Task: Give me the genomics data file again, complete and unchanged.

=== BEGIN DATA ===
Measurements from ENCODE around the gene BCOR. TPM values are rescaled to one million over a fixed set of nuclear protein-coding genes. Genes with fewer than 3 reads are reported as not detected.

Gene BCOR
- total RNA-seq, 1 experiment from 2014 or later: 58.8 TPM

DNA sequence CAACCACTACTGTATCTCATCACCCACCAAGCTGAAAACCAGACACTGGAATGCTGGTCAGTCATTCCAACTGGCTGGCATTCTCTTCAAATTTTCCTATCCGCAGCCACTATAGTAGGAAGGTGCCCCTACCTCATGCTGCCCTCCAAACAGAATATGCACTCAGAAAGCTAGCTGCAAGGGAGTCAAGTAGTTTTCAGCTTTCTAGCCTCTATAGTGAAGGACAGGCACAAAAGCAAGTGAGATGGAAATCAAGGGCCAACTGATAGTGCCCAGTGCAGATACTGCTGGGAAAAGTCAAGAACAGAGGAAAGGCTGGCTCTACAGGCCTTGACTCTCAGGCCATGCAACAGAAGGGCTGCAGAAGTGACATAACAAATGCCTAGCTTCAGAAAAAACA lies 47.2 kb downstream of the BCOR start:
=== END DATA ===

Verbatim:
Measurements from ENCODE around the gene BCOR. TPM values are rescaled to one million over a fixed set of nuclear protein-coding genes. Genes with fewer than 3 reads are reported as not detected.

Gene BCOR
- total RNA-seq, 1 experiment from 2014 or later: 58.8 TPM

DNA sequence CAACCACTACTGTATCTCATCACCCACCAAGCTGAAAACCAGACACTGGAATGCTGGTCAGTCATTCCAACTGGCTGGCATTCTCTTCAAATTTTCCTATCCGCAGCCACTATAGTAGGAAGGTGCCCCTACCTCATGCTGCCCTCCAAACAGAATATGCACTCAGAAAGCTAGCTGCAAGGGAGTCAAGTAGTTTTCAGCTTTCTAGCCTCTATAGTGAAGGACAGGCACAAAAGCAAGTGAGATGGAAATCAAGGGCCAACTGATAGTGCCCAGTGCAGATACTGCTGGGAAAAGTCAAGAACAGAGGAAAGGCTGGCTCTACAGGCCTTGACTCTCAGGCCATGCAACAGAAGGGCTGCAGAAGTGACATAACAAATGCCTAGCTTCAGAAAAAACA lies 47.2 kb downstream of the BCOR start: